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Reproduced from The Tiger Who Came to Tea by Judith Kerr HarperCollins via
Black Thursday

The world reacts to Ireland's Black Thursday

International commentators invoke a raft of dire imagery – from bodies flung off skyscrapers to a children’s story book – to describe the economy’s downward trajectory.

“THE CELTIC TIGER long ago collected its hat and coat and disappeared into the night. And what a bill it left behind.” That’s the opening line of today’s Lex column in the Financial Times.

It may be borrowing an image from Judith Kerr’s iconic children’s book, but the tale that follows does not make for comfortable bedtime reading. The article goes on:

There were trade union demonstrations in Dublin this week as part of Europe-wide strikes against austerity, but they were modest compared with the continent. Perhaps a deep sense of guilt about the excesses of the boom years explains why Irish taxpayers seem willing to accept that they must bear the cost.

But the column does welcome the reduction in the yields on Irish 10 year debt.

That is something to be grateful for, as is the certainty that Irish people who die will go straight to Heaven from now on, because right now they are caught between hell and purgatory.

Elsewhere in the Financial Times, however, John Murray Brown writes that “Ireland appears to have ridden out the immediate storm over the banking crisis, with Irish bonds rallying after the government announced a further capital bail-out to keep the country’s institutions afloat.”

The New York Times Deal Book blog, meanwhile, reports with alarm on the fact that our budget deficit will be 32 per cent of gross domestic product in 2010.

While the figure is a one-time charge — stripping out the banks, the deficit shrinks to 11 percent of G.D.P. — it remains shocking and is the largest fiscal deficit recorded by a major European country.

The Washington Post reveals the fears of  some economic analysts that “Dublin’s emergency effort to shore up banks brought low by a mountain of bad real estate loans could provoke a national fiscal crisis, making Ireland a new source of turmoil in global markets.”

By postponing the NTMA auctions scheduled for October and November, the paper adds, Ireland has merely put off its day of reckoning.

Ireland, unlike Greece, has money in the bank and does not need to borrow money on the markets until June 2011 to fund basic operations. That has put Ireland’s day of reckoning off by months, one reason for the lack of a market panic after Thursday’s announcement. But doubts are already growing among investors over whether Ireland will be able raise fresh funds when it goes back into the market. Irish officials said they would not return to the markets before January.

The Post’s reporter, Anthony Faiola, described how the Ringsend glass bottle site “on the emerald coastline” contributed to the demise of Anglo:

Once a sleepy mortgage lender, Anglo Irish in particular became emblematic of the real estate rush here in the 2000s, with deals like one on the shores of the Irish Sea just south of Dublin. There, it helped finance the purchase of an abandoned glass factory for close to half a billion dollars, envisioning a bustling new high-rise urban quarter within million-euro views of the emerald coastline.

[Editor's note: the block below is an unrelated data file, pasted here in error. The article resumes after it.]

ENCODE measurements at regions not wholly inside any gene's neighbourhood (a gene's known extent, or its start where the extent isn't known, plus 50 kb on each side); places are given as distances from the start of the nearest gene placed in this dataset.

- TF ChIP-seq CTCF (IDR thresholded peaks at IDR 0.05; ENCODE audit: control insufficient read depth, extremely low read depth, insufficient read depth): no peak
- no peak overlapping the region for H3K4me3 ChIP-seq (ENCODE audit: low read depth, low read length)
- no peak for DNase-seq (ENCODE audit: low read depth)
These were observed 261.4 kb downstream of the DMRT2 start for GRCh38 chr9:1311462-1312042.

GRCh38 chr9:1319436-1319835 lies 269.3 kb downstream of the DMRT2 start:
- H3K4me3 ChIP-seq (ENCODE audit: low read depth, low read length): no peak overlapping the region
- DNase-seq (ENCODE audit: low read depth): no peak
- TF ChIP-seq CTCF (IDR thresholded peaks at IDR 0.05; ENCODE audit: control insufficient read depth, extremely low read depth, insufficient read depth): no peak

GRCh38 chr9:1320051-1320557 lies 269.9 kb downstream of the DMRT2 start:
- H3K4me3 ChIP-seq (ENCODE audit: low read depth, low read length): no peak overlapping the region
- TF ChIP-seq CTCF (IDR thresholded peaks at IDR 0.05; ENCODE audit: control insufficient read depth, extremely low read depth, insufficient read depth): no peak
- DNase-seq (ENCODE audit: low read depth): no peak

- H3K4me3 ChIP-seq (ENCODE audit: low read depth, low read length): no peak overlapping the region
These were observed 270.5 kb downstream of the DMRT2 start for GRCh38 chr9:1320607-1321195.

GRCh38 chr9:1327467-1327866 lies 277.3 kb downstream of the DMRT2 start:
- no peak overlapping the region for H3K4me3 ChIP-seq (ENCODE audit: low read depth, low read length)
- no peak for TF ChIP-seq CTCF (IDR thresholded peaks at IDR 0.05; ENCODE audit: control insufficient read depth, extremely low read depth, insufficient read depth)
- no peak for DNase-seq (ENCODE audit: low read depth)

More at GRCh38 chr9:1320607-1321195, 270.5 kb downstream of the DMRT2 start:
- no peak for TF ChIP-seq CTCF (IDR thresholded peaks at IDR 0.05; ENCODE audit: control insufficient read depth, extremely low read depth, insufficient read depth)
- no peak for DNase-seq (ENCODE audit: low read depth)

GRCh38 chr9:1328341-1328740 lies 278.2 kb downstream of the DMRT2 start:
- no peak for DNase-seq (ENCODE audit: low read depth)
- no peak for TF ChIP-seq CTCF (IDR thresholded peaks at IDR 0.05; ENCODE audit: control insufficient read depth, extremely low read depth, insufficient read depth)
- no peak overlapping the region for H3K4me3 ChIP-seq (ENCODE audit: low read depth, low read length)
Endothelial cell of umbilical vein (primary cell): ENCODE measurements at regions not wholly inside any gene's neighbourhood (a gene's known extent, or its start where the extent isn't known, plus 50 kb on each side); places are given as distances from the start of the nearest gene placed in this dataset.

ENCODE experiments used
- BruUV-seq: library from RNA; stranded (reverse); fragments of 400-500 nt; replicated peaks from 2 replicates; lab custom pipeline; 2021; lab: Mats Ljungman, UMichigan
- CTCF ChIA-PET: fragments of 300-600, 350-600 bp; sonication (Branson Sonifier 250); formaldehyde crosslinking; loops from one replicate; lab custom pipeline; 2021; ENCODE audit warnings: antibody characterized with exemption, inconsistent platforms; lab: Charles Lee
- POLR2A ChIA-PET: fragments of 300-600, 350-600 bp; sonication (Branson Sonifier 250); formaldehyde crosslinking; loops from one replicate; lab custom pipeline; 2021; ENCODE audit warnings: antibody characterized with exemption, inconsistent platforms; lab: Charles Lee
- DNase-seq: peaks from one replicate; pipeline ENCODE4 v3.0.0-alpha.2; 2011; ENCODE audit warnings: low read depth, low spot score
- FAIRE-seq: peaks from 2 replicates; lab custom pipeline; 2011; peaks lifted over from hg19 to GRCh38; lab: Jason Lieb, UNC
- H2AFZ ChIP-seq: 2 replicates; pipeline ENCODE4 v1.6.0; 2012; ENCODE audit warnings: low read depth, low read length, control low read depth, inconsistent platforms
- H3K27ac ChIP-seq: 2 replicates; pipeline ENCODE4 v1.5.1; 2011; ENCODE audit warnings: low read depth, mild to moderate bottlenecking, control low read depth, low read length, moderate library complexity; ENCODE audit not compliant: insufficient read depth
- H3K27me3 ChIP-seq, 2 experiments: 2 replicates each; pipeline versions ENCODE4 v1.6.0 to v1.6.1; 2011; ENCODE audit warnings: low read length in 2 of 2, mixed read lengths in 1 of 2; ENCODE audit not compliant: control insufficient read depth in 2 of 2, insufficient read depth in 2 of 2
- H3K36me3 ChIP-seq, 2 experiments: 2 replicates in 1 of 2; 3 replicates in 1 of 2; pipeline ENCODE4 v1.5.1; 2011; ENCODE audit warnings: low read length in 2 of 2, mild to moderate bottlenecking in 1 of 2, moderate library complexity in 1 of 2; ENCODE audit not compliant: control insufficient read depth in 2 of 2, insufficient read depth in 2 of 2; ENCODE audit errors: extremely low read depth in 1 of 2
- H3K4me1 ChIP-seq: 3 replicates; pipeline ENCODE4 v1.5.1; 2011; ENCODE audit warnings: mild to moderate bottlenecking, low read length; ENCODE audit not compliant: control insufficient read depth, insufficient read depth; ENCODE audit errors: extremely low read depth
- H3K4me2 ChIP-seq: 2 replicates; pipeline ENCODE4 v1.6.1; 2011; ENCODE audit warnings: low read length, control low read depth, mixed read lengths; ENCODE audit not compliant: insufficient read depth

“Ireland: Busted” is the Guardian’s uncompromising editorial headline this morning, but it sets the tone for an article that will make very grim reading for Irish taxpayers.

When financiers joked in 2008 that the only difference between bankrupt Iceland and hard-up Ireland was one letter and a few days, they got it wrong – the mess the Emerald Isle is now in is so much worse. And all the way down, Dublin ministers have promised voters that things are about to get better. Those emergency loans to the banks – that would sort it. These savage spending cuts – that would do the job. That decision to pretty much guarantee the entire banking system (with practically no questions asked) – this time for sure. Wrong, wrong, wrong. Like a body flung off the roof of a skyscraper, the Irish economy has just kept on falling.

The Irish finance minister, Brian Lenihan, promised voters that the national “nightmare” they have had to live with for the past couple of years would soon be over: “We are now bringing closure to that.” He did not convince financiers, who have heard a similar form of words from Mr Lenihan every time he has brought forth another ill-advised plan…Ireland cannot unilaterally devalue its currency. Its only road back to competitiveness is to cut workers’ living standards. Which means that, whatever Mr Lenihan claims, the Irish economy has further to fall.

Further afield, The Australian carries a report by Sam Fleming of The Times who claims that “Ireland’s attempt to stop the bleeding in its banking sector has failed to stanch fears that it will be forced to seek a euro-zone rescue.” It quotes Michael Dicks, chief economist of Barclays:

Ireland is now approaching the point where Greece was before its problems blew up and it remains to be seen whether today’s measures draw a line under it.

If there is a glimmer of hope in this morning’s international coverage of Black Thursday, it was the statement by International Monetary Fund Chief Dominique Strauss-Kahn to a German newspaper that he does not expect to the euro rescue fund to be activated due to Ireland.